"I doubt whether the most cynical of Aleppans could have ever, in their worst nightmares, envisaged what the state of Aleppo has become in the last week. A crippling, deadly siege, just as the holy month of Ramadan — a time of pious worship as well as seasonal culinary traditions in this most ancient and tradition-rich of cities — got under way. The main highway into the city, the Aleppo-Damascus highway, was closed due to clashes, as rebels launched a fresh offensive and took the Rashdeen neighborhood at the western limits of the city. This was a vital artery, supplying western Aleppo with all its needs: food, fuel, medicine and goods as well as passenger buses and coaches …
"And so the people of Aleppo remain stuck in this most deadly of paradoxes, caught between the hammer and the anvil, with both sides more than willing to see them starve to death, to achieve whatever sinister goals they have in mind. The rebels — who are supposedly fighting for the freedom of all Syrians — dismiss the residents of west Aleppo as shabiha and regime sympathizers, even though anyone with half a brain knows that the rebel- and regime-held parts of the city are arbitrary and most certainly do not delineate the allegiance of the people who happen to live there. The regime, cynical as ever, does not care about the fate of its own people, and would happily see them die in its campaign to eradicate the 'terrorists' or gain a propaganda boost and blame the other side."
Dark's account has resonance beyond documenting Aleppo's misery. It may foreshadow Syria's future as long as the war continues. There will likely be no "victory" by rebel forces, but rather a broken and divided country, whose populations in contested areas seek to navigate their lives among cynical regime forces, radical Islamists, and a fractious and weak Free Syrian Army. As this column has argued time and again, the illusion of victory by any side should be replaced by the urgency of a cease fire and political transition.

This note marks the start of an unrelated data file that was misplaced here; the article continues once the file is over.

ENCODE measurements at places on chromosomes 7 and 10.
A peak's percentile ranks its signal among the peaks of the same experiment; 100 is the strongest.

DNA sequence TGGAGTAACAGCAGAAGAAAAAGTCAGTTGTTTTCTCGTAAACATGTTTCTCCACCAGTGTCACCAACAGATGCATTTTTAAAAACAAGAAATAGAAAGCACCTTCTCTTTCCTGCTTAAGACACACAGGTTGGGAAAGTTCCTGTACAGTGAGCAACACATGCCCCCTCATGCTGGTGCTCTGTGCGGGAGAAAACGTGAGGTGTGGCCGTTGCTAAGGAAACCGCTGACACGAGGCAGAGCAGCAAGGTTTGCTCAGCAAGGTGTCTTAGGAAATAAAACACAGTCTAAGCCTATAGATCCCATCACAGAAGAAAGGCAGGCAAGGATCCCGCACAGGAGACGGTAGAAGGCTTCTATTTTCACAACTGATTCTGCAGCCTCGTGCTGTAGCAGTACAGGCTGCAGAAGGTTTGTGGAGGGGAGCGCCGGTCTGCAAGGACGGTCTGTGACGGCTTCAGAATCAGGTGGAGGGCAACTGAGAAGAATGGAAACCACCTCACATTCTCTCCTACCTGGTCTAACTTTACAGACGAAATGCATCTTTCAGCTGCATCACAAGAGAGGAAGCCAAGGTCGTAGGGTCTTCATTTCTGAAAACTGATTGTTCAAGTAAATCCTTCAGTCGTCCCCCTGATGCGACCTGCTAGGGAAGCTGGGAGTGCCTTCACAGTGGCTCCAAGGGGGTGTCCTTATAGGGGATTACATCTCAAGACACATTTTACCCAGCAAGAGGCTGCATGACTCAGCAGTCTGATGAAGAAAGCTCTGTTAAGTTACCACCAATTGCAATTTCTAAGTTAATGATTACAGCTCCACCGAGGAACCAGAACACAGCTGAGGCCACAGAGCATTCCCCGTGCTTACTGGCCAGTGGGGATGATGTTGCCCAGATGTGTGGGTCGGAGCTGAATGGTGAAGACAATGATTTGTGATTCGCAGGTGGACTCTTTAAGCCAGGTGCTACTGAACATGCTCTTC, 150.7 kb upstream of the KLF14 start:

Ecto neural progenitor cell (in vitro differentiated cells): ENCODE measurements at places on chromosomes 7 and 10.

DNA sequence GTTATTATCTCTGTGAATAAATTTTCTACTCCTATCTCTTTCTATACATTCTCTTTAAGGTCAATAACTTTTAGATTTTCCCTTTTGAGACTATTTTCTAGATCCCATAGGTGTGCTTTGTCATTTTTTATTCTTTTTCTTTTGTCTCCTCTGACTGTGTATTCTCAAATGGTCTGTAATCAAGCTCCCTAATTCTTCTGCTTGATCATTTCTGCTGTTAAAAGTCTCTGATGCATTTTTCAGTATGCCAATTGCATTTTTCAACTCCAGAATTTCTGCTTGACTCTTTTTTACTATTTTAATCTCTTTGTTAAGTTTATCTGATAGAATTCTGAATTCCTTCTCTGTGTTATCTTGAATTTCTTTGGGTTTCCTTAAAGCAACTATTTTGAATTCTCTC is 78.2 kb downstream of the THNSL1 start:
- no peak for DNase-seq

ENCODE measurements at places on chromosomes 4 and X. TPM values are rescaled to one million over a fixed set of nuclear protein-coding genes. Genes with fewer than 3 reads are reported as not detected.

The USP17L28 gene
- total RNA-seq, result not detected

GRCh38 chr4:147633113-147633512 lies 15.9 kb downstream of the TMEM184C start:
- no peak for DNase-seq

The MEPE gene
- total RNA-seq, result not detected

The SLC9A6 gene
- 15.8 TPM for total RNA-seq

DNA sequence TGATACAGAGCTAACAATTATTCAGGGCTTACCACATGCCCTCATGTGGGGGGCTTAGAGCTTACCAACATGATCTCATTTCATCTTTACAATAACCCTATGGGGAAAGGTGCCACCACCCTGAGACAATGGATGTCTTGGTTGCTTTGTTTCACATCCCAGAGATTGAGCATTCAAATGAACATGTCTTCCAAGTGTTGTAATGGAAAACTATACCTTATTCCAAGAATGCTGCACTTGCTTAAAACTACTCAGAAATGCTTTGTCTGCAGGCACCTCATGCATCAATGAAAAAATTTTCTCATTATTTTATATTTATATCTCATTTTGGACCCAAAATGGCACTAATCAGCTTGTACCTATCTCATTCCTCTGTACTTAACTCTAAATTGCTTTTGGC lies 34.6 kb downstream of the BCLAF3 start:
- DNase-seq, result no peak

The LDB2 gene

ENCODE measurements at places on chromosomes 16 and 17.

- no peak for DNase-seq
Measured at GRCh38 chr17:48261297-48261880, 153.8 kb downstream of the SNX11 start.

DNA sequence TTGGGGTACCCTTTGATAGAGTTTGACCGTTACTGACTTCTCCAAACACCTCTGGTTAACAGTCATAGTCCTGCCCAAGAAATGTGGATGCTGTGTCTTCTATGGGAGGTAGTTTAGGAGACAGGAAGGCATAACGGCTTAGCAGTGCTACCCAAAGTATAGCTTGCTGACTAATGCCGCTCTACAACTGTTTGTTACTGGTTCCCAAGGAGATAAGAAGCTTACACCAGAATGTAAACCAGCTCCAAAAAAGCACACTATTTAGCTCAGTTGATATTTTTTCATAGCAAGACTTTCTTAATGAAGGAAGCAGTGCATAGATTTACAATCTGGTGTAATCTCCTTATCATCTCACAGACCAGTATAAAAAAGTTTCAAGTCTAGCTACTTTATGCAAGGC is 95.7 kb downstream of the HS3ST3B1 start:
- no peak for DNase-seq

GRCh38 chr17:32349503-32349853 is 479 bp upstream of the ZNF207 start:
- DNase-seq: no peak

Saudi Maids and the Iraqi Sex Trade
In case you missed it, we bring your attention to two outstanding articles last week.
Madawi Al-Rasheed wrote about the continued plight of domestic workers in Saudi Arabia: "Neither the Saudi authorities nor the domestic workers' governments are serious about finding a solution that would end the saga of human bondage in this oil-rich country. International labor organisations and global human rights civil societies publish annual reports exposing this hidden tragedy, long kept away from scrutiny and investigation. Foreign governments are eager to continue to receive the migrants' remittances that allow destitute families to survive and are unlikely to rock the boat, thus becoming accomplices in the plight of their own women domestic workers abroad."
Wassim Bassem reports from Baghdad on the rise in the Iraqi sex trade: "The number of brothels in Baghdad has increased after being limited to certain areas such as Midan, Kamaliyah and Abu Ghraib. They have become active today in other areas in private homes that hold semi-discreet socializing and sex parties, frequented by clients via a network of relationships of 'confidants,' their money and their entourage."